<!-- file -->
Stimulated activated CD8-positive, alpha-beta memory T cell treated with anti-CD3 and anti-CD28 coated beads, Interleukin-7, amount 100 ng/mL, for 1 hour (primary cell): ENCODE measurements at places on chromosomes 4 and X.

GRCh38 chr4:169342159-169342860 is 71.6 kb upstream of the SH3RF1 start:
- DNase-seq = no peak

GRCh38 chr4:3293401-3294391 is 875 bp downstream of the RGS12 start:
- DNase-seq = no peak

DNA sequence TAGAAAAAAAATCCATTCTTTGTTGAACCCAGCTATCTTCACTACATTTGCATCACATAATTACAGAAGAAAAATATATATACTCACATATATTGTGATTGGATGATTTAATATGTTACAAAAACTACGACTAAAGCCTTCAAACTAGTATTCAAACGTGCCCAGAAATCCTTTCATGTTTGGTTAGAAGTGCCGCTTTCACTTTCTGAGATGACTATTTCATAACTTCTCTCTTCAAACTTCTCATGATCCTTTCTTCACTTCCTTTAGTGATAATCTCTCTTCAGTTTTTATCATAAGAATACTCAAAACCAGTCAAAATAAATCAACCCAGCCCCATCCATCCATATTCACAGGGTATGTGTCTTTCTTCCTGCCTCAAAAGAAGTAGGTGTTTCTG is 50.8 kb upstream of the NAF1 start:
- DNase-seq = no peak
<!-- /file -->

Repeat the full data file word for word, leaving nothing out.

Stimulated activated CD8-positive, alpha-beta memory T cell treated with anti-CD3 and anti-CD28 coated beads, Interleukin-7, amount 100 ng/mL, for 1 hour (primary cell): ENCODE measurements at places on chromosomes 4 and X.

GRCh38 chr4:169342159-169342860 is 71.6 kb upstream of the SH3RF1 start:
- DNase-seq = no peak

GRCh38 chr4:3293401-3294391 is 875 bp downstream of the RGS12 start:
- DNase-seq = no peak

DNA sequence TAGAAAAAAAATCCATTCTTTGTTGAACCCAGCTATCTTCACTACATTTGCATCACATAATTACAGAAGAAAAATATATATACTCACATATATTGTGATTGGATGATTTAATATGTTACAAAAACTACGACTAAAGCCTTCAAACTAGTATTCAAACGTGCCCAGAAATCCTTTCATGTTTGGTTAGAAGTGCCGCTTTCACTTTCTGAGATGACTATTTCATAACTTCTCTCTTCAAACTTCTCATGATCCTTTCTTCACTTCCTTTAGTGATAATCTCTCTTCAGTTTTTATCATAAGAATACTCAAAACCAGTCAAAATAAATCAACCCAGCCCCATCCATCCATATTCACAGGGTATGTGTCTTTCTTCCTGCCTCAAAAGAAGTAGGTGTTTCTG is 50.8 kb upstream of the NAF1 start:
- DNase-seq = no peak